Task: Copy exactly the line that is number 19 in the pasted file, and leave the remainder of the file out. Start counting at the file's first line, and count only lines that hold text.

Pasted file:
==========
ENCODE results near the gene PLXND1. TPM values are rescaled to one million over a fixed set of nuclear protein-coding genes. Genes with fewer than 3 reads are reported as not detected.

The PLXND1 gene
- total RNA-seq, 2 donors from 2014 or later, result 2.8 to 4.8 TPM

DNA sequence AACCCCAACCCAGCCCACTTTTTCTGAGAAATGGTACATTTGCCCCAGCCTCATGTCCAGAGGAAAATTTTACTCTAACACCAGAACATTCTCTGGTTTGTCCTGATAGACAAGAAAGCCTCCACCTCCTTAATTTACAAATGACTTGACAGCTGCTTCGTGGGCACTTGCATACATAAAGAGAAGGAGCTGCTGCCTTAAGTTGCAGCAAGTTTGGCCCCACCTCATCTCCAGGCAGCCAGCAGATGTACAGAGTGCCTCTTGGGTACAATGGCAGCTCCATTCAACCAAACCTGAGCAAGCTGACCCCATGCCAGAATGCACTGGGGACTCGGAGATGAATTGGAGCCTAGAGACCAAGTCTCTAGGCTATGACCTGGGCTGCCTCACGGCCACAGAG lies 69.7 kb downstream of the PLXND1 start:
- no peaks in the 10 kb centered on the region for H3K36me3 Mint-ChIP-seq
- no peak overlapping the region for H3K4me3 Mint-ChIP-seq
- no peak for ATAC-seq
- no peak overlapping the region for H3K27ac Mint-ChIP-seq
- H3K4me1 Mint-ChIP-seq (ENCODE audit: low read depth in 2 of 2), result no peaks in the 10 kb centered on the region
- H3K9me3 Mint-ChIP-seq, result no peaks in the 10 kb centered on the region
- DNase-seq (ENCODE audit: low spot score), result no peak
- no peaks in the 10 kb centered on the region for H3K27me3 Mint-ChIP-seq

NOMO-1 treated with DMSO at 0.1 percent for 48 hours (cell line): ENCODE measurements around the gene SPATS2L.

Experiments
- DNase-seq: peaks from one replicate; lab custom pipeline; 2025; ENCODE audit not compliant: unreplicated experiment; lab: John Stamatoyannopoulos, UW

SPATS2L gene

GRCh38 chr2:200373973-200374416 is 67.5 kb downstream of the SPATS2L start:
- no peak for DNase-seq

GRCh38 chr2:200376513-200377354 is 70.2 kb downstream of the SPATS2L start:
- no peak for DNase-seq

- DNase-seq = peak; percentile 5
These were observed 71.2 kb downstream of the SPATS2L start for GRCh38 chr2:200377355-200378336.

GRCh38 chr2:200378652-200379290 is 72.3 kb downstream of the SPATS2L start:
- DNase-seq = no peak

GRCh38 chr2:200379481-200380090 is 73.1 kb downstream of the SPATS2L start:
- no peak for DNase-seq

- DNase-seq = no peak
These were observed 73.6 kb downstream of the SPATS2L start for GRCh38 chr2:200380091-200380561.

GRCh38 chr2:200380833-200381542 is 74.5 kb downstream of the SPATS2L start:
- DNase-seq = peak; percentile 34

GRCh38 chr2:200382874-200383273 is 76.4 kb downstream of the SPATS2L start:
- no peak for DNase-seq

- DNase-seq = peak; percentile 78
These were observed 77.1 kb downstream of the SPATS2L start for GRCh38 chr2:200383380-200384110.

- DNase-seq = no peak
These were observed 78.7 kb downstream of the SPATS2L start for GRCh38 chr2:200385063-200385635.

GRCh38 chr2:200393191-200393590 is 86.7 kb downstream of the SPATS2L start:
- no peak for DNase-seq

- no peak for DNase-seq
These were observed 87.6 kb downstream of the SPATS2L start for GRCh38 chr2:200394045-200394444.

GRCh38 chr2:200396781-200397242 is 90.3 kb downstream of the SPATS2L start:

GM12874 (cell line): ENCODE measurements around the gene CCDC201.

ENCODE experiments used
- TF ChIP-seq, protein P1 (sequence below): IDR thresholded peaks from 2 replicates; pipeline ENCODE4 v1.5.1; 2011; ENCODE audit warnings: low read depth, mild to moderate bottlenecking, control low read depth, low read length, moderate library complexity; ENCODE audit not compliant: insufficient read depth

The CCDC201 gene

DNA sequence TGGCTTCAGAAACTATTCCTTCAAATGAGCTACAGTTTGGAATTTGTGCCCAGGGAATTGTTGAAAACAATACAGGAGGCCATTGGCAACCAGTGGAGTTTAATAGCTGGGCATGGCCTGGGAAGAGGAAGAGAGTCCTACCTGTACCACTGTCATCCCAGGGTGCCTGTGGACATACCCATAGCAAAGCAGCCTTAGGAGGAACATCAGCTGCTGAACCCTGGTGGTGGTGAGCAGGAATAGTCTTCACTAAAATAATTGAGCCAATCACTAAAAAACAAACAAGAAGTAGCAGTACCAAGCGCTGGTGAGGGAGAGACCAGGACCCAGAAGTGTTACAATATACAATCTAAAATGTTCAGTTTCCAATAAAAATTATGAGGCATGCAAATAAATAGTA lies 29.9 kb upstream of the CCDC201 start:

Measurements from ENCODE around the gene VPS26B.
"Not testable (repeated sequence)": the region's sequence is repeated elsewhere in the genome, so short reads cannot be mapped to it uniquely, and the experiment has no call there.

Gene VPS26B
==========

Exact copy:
GRCh38 chr2:200376513-200377354 is 70.2 kb downstream of the SPATS2L start: